The cosmology community has had a terrible few months.
I am saddened to report the passing of Andrew Lange, a physicist from CalTech and one of the world’s preeminent experimental cosmologists. Among many other accomplishments, Andrew was one of the leaders of the Boomerang experiment, which made the first large-scale map of the Cosmic Microwave Background radiation with a resolution of less than one degree, sufficient to see the opposing action of gravity and pressure in the gas of the early Universe, and to use that to measure the overall density of matter, among many other cosmological properties. He has since been an important leader in a number of other experiments, notably the Planck Surveyor satellite and the Spider balloon-borne telescope, currently being developed to become one of the most sensitive CMB experiments ever built.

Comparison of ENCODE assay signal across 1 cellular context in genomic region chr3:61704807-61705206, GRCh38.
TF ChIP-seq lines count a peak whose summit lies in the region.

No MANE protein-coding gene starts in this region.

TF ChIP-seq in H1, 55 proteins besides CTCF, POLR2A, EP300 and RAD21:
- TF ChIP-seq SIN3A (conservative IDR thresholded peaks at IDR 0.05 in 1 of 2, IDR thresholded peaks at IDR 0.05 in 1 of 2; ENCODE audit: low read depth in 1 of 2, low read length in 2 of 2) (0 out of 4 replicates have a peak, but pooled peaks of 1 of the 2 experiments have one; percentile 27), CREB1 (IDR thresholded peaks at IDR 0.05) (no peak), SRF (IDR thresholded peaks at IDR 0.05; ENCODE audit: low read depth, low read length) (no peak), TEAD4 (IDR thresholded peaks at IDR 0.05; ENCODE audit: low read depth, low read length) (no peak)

I learned about this tragedy on the same day that people are gathering in Berkeley, California, to mourn the passing of another experimental cosmologist, Huan Tran of Berkeley. Huan was an excellent young scientist, most recently deeply involved in the development of PolarBear, another one of the current generation of ultra-sensitive CMB experiments. Huan lead the development of the PolarBear telescope itself, currently being tested in the mountains of California, but to be deployed for real science on the Atacama plane in Chile. We on the PolarBear team are proud to name the PolarBear telescope after Huan Tran, a token of our esteem for him, and a small tribute to his memory.
My thoughts go out to the friends and family of both Huan and Andrew. I, and many others, will miss them both.